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The Power of Talk : Confused about the Clinton-Paula Jones controversy? Talk shows offer their own special spin. Here's one reporter's story.


NEW YORK — "Quiet," the director yells. "He wants to do it again."

Maury Povich smiles into the camera--craggy handsome and dancing brown eyes-- and begins again what in TV is called the "cold open."

"All across the country everybody's been talking about it this week: Paula Jones' lawsuit against President Clinton. . . . What do such allegations mean to men who have important and powerful positions? And what do they mean to the women who make these claims? Today, America speaks out: sexual harassment. . . . It's all next right here on the 'Maury Povich' show."

In a few minutes, we will begin taping the show itself, and I will fulfill one of those peculiar roles in the garishly striped arcade that modern popular political culture has become: I will become a shouting head on a tabloid daytime talk program, the "Maury Povich" show, to discuss Jones' court claim that in 1991, while she was an Arkansas state employee, then-Gov. Clinton violated her civil rights by exposing himself and asking her to perform a sex act.

Without question, how the august gatekeepers of the elite media, including the editors of this newspaper, cover a story such as Jones' allegations is crucial in determining whether it gains the careering velocity of a full national scandal or sputters out after a day or two as a curiosity in the shallows of a few tabloid newspapers.

But in contemporary America, the decisions of newspaper editors and even network news executives constitute a shrinking part of how the public views such events.

The public consciousness must also cope with a spreading number of radio and TV talk programs--a new kind of social wallpaper, decorated not by newsmakers but observers of the news, offering their reactions to events even before they unfold.

In a week when South Africa inaugurated its first black president, for instance, CNN's "Crossfire" and "CNN & Company," ABC's "Nightline," talk radio and the weekend Washington talk shows have featured hassling over the supposedly larger implications of the Jones business.

Povich's show, which was taped Wednesday and airs today, will feature Rita Jenrette, the ex-wife of an ex-Congressman who admitted having sex on the steps of the Capitol a decade or so ago and later posed for Playboy.

There will be a gossip columnist from the New York Daily News and a representative from the New York City branch of the National Organization for Women.

And with us, too, will be Connie Hamzy, a self-proclaimed rock 'n' roll groupie who sold a story to Penthouse that said that 10 years ago, she had a fondling fling with Bill Clinton and is now complaining that nobody seemed to believe her at the time.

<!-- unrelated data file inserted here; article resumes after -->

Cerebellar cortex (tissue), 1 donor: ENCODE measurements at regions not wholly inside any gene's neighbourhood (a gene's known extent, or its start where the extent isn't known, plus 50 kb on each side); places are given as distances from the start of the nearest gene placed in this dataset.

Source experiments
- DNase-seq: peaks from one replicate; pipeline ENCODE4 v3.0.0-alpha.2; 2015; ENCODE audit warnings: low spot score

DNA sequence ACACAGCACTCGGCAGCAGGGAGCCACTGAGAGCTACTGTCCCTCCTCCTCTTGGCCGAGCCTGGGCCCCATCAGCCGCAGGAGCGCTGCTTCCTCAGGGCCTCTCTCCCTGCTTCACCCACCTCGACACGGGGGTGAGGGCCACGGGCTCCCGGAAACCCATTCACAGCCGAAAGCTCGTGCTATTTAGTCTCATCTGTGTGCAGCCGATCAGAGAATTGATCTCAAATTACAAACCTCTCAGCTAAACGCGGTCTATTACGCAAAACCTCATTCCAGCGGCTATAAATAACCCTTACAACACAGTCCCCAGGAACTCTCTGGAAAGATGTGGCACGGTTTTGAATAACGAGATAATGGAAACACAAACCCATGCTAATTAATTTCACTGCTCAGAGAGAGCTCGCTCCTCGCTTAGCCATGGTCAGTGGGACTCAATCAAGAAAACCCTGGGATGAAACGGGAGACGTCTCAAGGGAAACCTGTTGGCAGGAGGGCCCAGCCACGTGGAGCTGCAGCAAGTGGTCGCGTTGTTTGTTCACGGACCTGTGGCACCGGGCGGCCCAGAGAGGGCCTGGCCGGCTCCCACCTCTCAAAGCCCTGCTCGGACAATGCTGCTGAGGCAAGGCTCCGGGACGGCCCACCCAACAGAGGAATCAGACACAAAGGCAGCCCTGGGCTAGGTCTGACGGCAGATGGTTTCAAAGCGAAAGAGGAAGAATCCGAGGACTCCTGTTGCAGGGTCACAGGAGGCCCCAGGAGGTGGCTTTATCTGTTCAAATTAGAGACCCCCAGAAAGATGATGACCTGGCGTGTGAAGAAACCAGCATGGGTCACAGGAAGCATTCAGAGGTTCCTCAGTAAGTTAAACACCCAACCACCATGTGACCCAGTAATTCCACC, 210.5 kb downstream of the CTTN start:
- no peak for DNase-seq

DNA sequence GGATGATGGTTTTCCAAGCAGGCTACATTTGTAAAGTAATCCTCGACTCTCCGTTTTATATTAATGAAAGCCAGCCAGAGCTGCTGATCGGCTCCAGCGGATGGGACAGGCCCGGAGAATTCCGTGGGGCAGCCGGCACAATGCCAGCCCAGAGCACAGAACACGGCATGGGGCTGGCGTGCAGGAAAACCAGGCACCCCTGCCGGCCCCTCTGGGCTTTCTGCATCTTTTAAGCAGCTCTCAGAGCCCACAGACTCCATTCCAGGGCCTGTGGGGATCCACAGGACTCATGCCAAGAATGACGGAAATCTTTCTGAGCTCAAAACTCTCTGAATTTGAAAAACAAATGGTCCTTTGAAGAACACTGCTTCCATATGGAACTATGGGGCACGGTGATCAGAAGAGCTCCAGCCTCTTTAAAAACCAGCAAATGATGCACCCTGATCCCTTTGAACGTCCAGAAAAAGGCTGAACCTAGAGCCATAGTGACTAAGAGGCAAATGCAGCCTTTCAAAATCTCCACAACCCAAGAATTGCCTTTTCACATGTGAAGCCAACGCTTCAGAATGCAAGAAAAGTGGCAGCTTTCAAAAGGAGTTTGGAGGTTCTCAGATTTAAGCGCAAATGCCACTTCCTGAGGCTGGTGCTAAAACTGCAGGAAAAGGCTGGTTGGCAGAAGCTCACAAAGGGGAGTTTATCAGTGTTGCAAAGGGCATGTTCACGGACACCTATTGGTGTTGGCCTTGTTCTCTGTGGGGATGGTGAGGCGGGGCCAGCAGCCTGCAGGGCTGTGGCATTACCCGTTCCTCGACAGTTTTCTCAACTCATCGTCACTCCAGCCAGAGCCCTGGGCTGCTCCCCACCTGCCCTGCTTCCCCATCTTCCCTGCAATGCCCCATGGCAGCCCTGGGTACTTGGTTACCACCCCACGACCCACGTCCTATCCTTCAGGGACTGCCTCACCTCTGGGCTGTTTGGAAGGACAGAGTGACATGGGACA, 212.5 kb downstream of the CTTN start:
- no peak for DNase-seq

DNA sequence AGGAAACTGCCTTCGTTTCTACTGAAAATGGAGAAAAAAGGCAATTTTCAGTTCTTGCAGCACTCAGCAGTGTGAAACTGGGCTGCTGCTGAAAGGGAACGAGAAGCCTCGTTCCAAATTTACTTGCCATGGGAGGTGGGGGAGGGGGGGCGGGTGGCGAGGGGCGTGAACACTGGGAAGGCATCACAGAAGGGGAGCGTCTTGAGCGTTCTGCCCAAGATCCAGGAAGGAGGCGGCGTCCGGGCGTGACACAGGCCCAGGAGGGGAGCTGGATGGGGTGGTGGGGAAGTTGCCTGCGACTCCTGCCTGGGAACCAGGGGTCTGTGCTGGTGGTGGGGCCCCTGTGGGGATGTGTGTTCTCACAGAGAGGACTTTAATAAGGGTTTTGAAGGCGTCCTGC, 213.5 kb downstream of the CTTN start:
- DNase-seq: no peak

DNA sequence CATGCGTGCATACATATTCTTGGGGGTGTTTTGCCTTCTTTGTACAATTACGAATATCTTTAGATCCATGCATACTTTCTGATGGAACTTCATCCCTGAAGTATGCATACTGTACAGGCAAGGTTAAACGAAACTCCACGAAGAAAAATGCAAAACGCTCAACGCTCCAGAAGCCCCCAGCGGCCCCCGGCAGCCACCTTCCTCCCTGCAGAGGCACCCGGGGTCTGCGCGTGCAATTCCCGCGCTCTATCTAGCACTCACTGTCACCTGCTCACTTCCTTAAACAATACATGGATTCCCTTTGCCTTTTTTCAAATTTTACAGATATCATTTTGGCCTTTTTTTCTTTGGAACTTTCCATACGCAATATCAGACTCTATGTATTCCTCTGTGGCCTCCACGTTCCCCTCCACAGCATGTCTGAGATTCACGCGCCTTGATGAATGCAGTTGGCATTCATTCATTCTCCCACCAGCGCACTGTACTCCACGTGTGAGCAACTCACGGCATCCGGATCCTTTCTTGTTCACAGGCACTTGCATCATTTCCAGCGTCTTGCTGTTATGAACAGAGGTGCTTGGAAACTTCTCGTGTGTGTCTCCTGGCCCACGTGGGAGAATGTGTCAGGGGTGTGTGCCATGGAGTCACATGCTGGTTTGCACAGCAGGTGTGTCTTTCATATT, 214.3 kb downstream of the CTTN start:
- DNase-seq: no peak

"Now remember, we want to use the Jones story as a, you know, a jumping-off point to talk about the whole issue of sexual harassment, Anita Hill, the Tailhook scandal, Bob Packwood, the whole thing," Ginelle Blado, the executive producer, tells me as I sit in the greenroom getting prepared for the taping.

They want to point out that Jones' complaint suggests that the President's genitals have a distinguishing characteristic she could identify as proof of her claim, and that this observation raises the specter of the President having to reveal his anatomy as part of the court case.

Another issue is that feminists seem less inclined to believe Jones than they did Anita Hill, when she leveled allegations against then-Supreme Court nominee Clarence Thomas.

They hope to get into how such allegations rip the families apart. "What does it do to the women involved?" Blado asks. "What does it do to Clinton and Hillary? What are they saying to each other?" Are we driving good people out of government?

As I listen, I notice that many of these issues have been raised in recent days by newspaper stories from the New York Times to USA Today.

In that sense, the Povich show is transmitting issues from the newspapers into another form to another audience. It hardly stands alone.

But I begin to wonder, too, whether the Jones story really raises all these issues. It may, but I think it is too soon to tell. If Jones' story is false, it could actually demean the issue of sexual harassment.


Onstage, a comedian is loosening up Povich's audience. He's a kid who lives near the theater and tries out new material here before using it in the clubs.

"Now we're going to learn how to clap," he tells them. And he shows that if they applaud twice as fast as they normally would, it sounds as though there are twice as many people in the audience.

Before long, it becomes clear that Povich is trying, within the format of such programs, to cover the issue of harassment seriously.

He begins with Diane Welsh, the president of New York City NOW, about how her group feels about Jones' charges. Are feminists being hypocrites for not supporting Jones? "I think she deserves her day in court," Welsh says.

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